April 05, 2016 - Posted to Resume Tips
Mapping It Out
Writing a resume is a huge undertaking. It demands great attention to detail and planning and before you even start you should find all the information you are likely to need and, as far as possible, arrange it into date order. Obviously, if you only have a few years in the workplace it is likely to be far less complicated to assemble everything needed than it would be if you had a thirty-year career where you had moved jobs and companies many times over.
Before you even start to write the resume, think whom you are going to send it to and what you are trying to convey. Unlike a CV, which retains the same information, rather like a biography of yourself, a resume can, to an extent be adapted to suit the job or type of company or institution to which you are applying. You can amplify individual skill sets while turning down others or tuning them out completely if you think that they are irrelevant and, “bring nothing to the table.”
Then, (and this is different) once you have everything to hand find a quiet space and think through everything like a psychologist would. Really.
What do we mean by this?
Most resumes will contain something like, “In charge of a budget to organise company events.” A perfectly fine summary of what your responsibility and role was; but what if we said, “Managed $18,264 budget to arrange series of outside social events for 1,826 staff members and their families.”
Can you see the difference here? You are adding a layer of accountability to the statement and saying, in effect, “I can handle large amounts of money and can manage a large group of disparate people.” Moreover, it is quantified. You have avoided the interviewer asking, (always assuming you got that far) the question in the interview, and you not being able to remember the figures.
You will notice the use of exact numbers here; round numbers give a sense of falseness - they look sloppy and too neat and tidy - $18,264 says “I am accurate, on the ball, and I know my stuff.”
Another - just to hammer home the point: “Wrote various articles on writing and CVs” or “Wrote 12 blog posts on writing and CVs - these generated 827,232 views, 326,345 likes and 14,432 tweets.”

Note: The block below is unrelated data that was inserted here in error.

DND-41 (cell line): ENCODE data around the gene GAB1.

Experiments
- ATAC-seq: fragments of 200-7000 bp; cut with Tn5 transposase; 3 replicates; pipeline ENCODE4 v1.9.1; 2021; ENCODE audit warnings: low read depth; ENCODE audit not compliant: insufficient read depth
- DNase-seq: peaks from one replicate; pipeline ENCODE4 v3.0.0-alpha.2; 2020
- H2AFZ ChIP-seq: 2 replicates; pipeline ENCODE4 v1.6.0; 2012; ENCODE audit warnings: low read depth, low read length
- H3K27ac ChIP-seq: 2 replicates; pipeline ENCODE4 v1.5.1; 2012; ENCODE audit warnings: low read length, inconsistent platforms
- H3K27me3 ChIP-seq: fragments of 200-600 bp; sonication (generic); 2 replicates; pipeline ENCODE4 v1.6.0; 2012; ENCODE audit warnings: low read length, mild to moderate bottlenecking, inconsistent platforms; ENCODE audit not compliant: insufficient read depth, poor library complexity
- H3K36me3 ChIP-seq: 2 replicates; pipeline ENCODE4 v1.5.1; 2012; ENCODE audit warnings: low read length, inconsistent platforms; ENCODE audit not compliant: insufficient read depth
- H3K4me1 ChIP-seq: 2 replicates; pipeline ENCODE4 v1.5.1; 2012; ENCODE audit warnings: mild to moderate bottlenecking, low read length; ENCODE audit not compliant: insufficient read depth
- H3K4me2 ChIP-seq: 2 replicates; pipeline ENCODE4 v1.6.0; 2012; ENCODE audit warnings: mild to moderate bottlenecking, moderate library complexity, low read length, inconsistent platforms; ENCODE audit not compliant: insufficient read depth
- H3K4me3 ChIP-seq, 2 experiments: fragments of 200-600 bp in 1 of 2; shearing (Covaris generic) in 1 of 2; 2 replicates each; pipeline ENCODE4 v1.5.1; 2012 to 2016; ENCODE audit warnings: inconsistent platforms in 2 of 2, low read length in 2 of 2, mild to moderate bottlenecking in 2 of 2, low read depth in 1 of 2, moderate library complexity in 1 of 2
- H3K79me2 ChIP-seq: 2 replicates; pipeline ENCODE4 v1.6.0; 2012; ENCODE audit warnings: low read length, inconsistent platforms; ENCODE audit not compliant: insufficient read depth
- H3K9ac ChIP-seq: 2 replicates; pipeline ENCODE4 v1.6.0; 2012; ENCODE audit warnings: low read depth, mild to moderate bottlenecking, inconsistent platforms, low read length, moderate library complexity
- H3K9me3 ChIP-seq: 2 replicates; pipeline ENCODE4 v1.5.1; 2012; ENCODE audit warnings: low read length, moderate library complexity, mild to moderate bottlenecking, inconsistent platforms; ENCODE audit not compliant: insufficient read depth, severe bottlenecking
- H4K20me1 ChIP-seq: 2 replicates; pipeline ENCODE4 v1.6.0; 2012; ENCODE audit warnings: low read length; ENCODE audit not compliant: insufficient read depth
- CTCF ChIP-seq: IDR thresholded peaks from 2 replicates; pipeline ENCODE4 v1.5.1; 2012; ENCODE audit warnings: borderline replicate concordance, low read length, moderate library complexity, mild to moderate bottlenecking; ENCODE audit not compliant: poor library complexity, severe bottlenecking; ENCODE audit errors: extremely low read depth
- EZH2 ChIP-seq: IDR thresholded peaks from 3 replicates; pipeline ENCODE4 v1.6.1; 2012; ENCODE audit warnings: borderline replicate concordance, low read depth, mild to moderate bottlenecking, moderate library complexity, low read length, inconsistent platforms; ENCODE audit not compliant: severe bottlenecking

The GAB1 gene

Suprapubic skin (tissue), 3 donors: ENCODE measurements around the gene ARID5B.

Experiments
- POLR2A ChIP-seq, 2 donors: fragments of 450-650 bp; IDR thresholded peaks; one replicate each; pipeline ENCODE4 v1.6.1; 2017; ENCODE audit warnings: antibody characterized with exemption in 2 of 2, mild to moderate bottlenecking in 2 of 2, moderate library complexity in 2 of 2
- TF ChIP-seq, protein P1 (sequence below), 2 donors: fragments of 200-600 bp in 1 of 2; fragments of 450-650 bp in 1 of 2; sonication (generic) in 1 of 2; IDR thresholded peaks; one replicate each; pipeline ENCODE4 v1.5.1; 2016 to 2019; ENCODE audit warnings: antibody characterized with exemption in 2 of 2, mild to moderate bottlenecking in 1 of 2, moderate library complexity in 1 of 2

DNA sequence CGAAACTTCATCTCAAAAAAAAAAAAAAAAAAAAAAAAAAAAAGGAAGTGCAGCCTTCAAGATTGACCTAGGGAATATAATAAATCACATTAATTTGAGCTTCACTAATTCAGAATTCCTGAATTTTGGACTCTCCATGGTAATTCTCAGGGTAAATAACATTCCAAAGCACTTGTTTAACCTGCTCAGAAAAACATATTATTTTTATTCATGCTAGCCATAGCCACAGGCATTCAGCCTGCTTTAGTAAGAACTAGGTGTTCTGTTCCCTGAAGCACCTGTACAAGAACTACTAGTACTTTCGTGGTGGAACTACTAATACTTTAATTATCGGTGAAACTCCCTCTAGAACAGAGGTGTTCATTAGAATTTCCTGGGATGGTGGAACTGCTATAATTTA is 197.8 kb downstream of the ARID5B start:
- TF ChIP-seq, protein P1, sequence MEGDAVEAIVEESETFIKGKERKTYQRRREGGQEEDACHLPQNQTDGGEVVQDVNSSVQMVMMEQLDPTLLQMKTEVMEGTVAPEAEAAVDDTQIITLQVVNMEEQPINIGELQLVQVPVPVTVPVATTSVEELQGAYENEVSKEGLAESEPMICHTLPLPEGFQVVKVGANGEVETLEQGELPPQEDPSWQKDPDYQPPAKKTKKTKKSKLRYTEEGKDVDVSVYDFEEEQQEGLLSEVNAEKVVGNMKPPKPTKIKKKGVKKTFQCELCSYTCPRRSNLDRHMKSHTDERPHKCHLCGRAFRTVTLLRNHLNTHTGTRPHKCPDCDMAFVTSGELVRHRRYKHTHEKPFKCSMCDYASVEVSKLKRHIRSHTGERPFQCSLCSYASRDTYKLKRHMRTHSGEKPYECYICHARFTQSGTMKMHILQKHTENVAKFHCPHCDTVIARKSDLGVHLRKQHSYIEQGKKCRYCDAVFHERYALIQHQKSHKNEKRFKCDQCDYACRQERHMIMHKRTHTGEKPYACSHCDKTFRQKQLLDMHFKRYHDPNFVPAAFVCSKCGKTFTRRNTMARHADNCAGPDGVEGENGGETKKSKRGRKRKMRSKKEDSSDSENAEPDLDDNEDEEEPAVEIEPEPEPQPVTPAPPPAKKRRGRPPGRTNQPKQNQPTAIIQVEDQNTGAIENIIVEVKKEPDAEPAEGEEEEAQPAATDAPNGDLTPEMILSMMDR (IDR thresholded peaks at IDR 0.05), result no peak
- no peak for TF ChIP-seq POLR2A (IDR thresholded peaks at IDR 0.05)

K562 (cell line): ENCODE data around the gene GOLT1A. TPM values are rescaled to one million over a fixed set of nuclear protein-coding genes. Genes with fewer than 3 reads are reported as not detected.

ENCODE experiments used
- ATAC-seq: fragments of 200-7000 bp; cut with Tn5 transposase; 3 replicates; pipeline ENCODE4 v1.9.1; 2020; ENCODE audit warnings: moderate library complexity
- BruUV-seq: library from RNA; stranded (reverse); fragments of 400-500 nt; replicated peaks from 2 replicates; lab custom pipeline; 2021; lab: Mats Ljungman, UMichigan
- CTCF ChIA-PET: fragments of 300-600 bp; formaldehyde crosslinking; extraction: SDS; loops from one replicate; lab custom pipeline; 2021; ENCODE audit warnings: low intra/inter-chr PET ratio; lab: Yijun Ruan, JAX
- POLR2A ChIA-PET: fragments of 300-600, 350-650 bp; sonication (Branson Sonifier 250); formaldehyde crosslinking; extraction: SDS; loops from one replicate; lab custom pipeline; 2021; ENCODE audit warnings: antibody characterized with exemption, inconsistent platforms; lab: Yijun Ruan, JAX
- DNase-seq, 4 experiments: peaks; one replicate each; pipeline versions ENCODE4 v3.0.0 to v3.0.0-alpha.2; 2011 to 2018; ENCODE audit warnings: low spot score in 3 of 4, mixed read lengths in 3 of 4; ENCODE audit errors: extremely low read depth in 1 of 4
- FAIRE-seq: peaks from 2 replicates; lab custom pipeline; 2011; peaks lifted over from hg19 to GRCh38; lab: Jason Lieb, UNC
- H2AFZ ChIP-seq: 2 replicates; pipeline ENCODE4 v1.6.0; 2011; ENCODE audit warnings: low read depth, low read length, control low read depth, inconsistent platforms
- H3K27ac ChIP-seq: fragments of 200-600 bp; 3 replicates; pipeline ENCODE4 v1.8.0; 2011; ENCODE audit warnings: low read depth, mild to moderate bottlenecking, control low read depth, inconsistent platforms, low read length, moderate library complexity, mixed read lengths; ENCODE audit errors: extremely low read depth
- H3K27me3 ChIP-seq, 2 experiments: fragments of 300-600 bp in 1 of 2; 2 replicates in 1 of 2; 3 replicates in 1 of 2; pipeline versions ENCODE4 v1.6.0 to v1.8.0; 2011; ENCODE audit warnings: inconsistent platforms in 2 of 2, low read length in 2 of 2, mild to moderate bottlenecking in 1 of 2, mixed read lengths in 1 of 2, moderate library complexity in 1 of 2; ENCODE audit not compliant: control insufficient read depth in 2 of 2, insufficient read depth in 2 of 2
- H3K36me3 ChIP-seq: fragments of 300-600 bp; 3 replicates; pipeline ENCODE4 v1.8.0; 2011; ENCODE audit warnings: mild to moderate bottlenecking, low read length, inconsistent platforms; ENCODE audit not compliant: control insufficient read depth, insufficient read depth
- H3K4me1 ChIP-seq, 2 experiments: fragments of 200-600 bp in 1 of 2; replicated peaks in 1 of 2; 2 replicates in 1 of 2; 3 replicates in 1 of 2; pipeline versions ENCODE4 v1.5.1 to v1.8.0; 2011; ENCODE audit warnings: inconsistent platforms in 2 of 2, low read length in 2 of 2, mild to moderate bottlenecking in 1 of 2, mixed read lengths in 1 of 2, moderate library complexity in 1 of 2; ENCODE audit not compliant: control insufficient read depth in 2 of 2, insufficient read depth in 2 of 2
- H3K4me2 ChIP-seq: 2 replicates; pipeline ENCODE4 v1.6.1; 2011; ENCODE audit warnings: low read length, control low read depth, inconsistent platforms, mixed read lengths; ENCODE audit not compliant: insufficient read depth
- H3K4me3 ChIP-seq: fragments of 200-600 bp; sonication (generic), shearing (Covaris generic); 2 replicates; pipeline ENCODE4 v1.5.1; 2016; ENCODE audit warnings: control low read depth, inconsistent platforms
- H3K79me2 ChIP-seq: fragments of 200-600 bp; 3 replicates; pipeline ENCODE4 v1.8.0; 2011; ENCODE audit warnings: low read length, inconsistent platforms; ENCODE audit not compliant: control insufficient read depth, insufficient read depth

Interests and Hobbies - always a challenge, this. Interests should really be exactly that - interesting. “Films, Television, Reading, Walking.” We have all seen them and probably written them. What about, “
On your resume make your interests something to cause an interviewer to do a double take. “Abyssinian Goat Farming In The Fourteenth Century,” (we are joking) but what about, “David Lean films, French Country Cooking, Restoring a 1968 Harley-Davidson Electra-Glide.” It has more impact, looks better on the page; it makes you stand out and emphasises the fact that you are different. It is far more specific, and, again, avoids the awkward, “so, what kind of films do you like?” question at the interview.
Rewarding Excellence and Achievement
Here is another area you can excel at - the areas at which you excel! Let us say that you put, “Accepted onto the Writers Bureau Academic Degree programme.”
How much better would it be if you enhanced that achievement with some backup which really brings home what an amazing achievement that actually was, “Accepted onto the Writers Bureau Academic Degree programme, 2,320 candidates, 5% admission rate, Writers College selects 37 students each year for this scholarship.”
This emphasises your achievement even though your interviewer may never have heard of Writers Bureau scholarships he knows that 2, 320 candidates applied, of those just 37 were selected, and that you were one of those. Again - how powerful a difference is that?
And Finally …
Just one more to wind up. Go to the company website and read it. Really read it. You will find consistent and repeated messages and “buzzwords” or keywords on it. This is how the company likes to be perceived and subliminally you can throw that back at them. This way you will look experienced and as if you are already part of the team.
There is a little known psychological number in marketing called “The Rule Of Seven.” This is the number of times that a term, sentence, buzzword or whole advert must be seen before a customer takes action. So, if you are going for a marketing job use words like, “advertised,” “marketed,” and “promoted,” in your resume, drop them in like keywords in an advert. Similarly, if you are applying for a position in a startup, use startup vocabulary, “incubated,” “initiated,” “created,” and so on - and again add in those numbers to validate the claims you make. How many projects did you initiate? What percentage of product did you promote?
A Little Bonus For You
If you have ever been in the presence of a big star you will have seen that the way in which people react to you for simply being near them. You can use that phenomenon of the principle of influence on your resume. Did you, any of your clients or colleagues work with a big, household name company or client? A famous face or S&P 500 company? If you did, find a way to get it onto your resume.
“Part of a team of 32 people working on “Nespresso” advertising campaign, worth $45,000, starring George Clooney.” You may have been nowhere near George Clooney but he was associated with the campaign and although your interviewer may not know Nespresso he will have probably heard of George Clooney.
We hope that you enjoyed some of these tips and that they will help you to construct a resume that will get you that coveted job that you have been after. They work. Try them ...